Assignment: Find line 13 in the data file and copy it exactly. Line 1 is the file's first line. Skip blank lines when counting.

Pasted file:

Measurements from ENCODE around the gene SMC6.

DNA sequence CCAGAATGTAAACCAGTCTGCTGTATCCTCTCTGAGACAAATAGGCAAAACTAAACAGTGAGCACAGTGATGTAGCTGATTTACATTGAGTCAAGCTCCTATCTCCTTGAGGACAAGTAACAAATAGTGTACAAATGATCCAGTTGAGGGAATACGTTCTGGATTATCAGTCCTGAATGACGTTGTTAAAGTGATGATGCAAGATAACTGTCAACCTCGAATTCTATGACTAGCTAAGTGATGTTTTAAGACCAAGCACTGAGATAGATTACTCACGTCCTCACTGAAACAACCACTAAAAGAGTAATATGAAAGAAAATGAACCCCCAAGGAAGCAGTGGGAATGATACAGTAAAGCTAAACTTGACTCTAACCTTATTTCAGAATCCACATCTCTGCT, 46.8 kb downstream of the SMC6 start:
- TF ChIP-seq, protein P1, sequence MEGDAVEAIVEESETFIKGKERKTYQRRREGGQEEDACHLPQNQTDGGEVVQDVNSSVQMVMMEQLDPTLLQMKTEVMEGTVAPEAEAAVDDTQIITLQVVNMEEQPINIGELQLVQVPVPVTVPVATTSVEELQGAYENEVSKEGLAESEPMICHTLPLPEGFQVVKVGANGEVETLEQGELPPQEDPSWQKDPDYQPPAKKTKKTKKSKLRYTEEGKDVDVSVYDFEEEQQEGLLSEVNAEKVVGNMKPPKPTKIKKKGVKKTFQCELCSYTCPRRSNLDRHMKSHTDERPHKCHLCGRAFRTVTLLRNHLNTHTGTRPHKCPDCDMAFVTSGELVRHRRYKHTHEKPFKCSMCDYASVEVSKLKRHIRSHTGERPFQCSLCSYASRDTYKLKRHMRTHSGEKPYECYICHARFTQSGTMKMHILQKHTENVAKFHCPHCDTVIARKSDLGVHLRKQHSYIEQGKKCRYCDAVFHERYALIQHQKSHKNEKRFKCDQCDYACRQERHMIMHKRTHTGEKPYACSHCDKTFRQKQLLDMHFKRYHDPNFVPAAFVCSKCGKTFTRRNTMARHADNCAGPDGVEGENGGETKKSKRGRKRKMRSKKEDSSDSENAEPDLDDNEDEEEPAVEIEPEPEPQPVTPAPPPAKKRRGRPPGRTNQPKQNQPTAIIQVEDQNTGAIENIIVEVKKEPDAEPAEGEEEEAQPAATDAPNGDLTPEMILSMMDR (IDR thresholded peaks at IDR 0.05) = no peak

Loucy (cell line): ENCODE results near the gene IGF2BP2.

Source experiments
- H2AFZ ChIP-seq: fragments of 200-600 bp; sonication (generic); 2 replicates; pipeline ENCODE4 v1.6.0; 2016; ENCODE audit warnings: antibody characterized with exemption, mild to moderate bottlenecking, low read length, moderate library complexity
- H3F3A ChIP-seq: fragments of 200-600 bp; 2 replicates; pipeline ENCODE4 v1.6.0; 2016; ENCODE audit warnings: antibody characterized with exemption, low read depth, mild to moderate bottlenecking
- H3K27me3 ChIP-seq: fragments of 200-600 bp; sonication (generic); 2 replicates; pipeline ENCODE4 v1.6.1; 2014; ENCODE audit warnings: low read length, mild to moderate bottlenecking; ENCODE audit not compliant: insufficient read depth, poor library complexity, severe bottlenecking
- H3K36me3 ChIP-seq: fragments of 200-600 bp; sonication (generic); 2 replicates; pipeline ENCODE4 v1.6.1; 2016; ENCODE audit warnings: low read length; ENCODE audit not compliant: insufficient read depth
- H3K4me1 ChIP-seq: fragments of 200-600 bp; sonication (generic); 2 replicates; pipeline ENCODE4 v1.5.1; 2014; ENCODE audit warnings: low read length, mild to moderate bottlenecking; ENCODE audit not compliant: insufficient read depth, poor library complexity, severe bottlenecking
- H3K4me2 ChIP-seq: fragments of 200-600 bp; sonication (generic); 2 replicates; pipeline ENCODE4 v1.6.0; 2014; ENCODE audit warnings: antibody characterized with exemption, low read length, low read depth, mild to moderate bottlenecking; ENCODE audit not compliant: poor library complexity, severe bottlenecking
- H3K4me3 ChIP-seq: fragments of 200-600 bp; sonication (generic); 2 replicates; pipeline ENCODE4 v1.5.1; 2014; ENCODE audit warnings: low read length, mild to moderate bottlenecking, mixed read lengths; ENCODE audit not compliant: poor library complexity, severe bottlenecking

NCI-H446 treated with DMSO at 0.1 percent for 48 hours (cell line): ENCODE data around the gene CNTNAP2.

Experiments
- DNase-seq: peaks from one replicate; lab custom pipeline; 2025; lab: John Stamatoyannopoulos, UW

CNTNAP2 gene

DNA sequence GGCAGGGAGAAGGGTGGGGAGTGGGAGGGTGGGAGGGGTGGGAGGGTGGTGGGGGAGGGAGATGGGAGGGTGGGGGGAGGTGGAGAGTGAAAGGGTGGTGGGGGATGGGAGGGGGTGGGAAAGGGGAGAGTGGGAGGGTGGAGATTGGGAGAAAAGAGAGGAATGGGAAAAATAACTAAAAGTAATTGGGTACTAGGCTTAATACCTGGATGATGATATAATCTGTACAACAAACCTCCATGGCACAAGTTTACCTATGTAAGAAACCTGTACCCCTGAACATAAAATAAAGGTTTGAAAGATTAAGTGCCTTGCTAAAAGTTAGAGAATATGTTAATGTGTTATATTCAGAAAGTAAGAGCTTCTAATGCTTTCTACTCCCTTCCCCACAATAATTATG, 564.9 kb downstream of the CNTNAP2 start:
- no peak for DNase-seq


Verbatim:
NCI-H446 treated with DMSO at 0.1 percent for 48 hours (cell line): ENCODE data around the gene CNTNAP2.